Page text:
With the regular season games in the bag, the Webster University men's and women's basketball…
Jecha Jabber: ‘Heads Or Tails’
The “coin toss” has long been a scapegoat of sports fans. Prior to this year, when an NFL game went into sudden-death overtime, a coin toss would determine who received possession of the ball first. The team that won the toss would usually win the game as well. All they had to do was move halfway down the field and kick a field goal.
The NFL has since changed that rule to take away some power of the coin.
The St. Louis Intercollegiate Athletic Conference may soon do the same with their playoff seeding tie-breaker system.
After a series of tie-breakers over the years coming down to a coin flip, coaches and members of the SLIAC will come together to discuss possible changes to the process.
The current tie-breaker system for playoff seeding in the SLIAC tournament looks complex on its face. There are eight steps used, the last being a coin toss. Some of the criteria used before going to a coin toss include head-to-head records between the tied teams, success against the rest of the conference and Quality of Wins Index.
That may seem viable, but in reality, most of the tied teams end up reaching a dead heat with these tie-breaker steps. The teams that are tied usually beat the same teams and lose to the same teams, so the tie-breakers really do not break many ties.
That’s what happened this year in women’s soccer.
When the regular season concluded last week, three women’s soccer teams were tied for first place in the SLIAC (Webster University, Principia College, and Fontbonne University). Their only losses had come against each other, rendering the first seven of eight tie-breaker steps useless. A three-way coin toss determined the top three seeds for the tournament.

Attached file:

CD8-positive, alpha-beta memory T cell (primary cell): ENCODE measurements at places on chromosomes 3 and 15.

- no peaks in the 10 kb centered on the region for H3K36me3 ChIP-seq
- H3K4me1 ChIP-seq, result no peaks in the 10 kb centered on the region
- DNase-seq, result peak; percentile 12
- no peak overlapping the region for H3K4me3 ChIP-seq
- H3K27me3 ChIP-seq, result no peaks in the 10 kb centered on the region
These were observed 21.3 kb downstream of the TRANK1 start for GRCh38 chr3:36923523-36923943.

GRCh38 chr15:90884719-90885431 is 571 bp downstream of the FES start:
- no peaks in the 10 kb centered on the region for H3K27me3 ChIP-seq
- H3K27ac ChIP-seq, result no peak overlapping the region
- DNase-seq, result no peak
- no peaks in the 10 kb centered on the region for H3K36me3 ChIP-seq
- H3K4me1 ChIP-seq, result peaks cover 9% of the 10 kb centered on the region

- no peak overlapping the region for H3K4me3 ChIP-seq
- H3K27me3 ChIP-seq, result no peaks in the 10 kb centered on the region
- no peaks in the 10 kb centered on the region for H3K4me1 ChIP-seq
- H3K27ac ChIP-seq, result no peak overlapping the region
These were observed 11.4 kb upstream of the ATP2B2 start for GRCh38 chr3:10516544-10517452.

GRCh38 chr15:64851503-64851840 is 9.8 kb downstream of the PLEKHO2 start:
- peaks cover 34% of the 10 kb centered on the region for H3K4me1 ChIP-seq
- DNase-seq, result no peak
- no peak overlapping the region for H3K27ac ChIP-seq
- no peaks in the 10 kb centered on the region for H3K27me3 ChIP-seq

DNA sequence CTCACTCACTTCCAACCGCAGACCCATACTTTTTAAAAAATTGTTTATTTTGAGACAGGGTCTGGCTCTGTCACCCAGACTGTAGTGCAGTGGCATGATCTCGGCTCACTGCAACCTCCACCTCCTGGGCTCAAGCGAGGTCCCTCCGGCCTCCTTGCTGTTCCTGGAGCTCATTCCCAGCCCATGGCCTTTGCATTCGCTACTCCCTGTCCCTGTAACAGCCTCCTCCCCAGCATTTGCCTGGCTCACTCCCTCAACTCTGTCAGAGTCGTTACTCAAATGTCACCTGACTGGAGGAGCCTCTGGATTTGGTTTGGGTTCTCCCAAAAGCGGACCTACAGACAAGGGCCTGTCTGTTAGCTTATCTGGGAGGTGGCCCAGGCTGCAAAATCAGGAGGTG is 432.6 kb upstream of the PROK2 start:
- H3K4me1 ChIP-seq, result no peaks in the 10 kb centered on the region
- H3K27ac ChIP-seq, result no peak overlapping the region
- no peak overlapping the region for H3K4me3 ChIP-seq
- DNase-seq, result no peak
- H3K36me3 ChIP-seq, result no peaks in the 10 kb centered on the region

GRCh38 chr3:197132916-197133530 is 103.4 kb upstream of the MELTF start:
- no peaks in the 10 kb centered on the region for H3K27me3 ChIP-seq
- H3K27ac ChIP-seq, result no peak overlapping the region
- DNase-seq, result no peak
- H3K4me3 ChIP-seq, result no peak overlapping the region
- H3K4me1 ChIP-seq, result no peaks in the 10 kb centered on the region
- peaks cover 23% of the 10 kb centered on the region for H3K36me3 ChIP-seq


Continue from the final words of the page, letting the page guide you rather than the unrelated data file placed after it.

Webster walked away with the third seed, meaning they would have to start the tournament on the road. The team had every reason to be upset.
The Webster women’s soccer team would go on to win the tournament, but even with the results working out in Webster’s favor, the team still isn’t content with the process.
“The tie-breaker situation currently is obviously not perfect,” women’s head soccer coach Luigi Scire said. “Everyone involved in the process, we all agreed to (the current tie-breaker system). It is on our agenda.”
Some coaches have expressed interest in sport-specific tie-breakers. Soccer ties could be decided by goal differential, baseball and softball by run differential and so on.
In a three-way tie, Scire discussed the possibility of looking at goal differential in head-to-head match-ups between the tied teams.
“If you look at the score this year, there would have been a clear-cut No. 1, No. 2 and No. 3,” Scire said. “I think everyone would have been happy and satisfied with that.”
In head-to-head match-ups this year between the three tied teams, Principia had a +1 goal differential, Webster was even, and Fontbonne was -1. Principia also had the highest SLIAC goal differential this season with +39 (Webster was +32, Fontbonne was +13).
Looking at the statistics and how dominant a team was outside of just wins and losses seems to be the popular and right choice to break these ties and truly determine playoff seeding in the conference. Scire and the rest of the SLIAC coaches are working to make that a reality.
“I think we’ll make those adjustments so in the future it’s predicated on your performance and not the toss of a coin,” Scire said.